Finding Florence Mills: The Voice of the Harlem Jazz Queen in the Compositions of William Grant Still and Edmund Thornton Jenkins

Contenu

Finding Florence Mills: The Voice of the Harlem Jazz Queen in the Compositions of William Grant Still and Edmund Thornton Jenkins
Journal of the Society for American Music
14
4
451 - 479
2020/11
eng
https://doi.org/10.1017/S1752196320000334
After her performances in Shuffle Along (1921) on Broadway and in Dover Street to Dixie (1923) in London, Florence Mills became one of the most famous jazz and vaudeville singers. Known as the Harlem Jazz Queen, Mills was revered by Black Americans for her international breakthrough and because she used her commercial success as a platform to speak out against racial inequality. Extensive descriptions of her performance style and voice exist in writing, but there are no recordings of her singing. I respond to this archival loss by considering the sound of Mills's voice in two compositions written for her: William Grant Still's Levee Land (1925) and Edmund Thornton Jenkins's Afram (1924). In my analysis, I show that Still and Jenkins imagined a much more musically complicated and politically powerful voice than that found in the racialized and gendered stereotypes permeating both her vaudeville and Broadway repertory and the language of her reception. While scholars have written about how Mills's outspokenness regarding issues of race and omission of sexually explicit roles made her central to 1920s Black political and artistic life, I consider how the sonic properties of her voice positioned her as a leading figure in the New Negro Renaissance.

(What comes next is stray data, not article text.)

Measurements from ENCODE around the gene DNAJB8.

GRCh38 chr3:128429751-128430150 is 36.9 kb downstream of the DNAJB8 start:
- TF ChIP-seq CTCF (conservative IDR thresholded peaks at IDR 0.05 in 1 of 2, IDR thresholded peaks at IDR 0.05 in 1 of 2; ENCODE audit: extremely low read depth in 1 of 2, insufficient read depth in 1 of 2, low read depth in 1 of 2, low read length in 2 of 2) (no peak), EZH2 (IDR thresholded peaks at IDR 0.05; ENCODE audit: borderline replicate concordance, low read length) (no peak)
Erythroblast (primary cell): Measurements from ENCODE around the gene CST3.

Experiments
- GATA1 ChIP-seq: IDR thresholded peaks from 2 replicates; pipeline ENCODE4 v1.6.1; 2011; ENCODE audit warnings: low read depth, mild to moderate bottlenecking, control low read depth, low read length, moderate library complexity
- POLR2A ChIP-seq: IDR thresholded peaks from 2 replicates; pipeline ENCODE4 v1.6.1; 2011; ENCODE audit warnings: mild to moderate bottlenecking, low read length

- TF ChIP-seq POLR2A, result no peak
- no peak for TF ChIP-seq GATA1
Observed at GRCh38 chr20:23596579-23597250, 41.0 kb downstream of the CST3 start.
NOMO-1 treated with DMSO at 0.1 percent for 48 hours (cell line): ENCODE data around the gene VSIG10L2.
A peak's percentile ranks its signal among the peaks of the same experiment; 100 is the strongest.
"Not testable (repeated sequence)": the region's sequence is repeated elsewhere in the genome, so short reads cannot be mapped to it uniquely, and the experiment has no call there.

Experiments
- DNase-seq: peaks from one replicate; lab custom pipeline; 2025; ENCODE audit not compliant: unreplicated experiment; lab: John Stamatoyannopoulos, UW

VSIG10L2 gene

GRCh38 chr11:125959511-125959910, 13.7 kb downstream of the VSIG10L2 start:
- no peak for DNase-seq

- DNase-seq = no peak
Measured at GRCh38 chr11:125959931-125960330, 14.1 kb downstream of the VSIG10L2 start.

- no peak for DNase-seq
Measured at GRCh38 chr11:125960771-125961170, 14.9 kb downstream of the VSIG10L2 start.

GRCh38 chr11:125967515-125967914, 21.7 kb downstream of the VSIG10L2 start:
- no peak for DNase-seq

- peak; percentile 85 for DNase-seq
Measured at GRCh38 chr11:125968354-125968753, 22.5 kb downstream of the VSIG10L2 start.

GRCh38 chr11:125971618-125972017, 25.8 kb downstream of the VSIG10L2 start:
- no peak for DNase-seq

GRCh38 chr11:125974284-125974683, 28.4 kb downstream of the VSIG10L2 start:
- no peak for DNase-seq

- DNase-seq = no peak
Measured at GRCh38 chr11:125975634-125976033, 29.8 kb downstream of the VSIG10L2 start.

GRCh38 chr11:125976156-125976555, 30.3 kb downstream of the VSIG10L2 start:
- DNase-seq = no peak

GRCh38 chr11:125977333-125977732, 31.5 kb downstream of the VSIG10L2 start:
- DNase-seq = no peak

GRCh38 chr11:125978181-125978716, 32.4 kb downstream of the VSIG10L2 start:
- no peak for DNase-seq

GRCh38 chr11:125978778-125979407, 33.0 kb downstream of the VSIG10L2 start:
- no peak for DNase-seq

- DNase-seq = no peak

https://doi.org/10.1017/S1752196320000504

Origine de la notice

Ce contenu a été déposé le 26 avril 2021 par Laurent Cugny en utilisant le formulaire "Article de revue scientifique" sur le site "BiblioJazz": https://bibliojazz-collegium-musicae.huma-num.fr/s/bibliojazz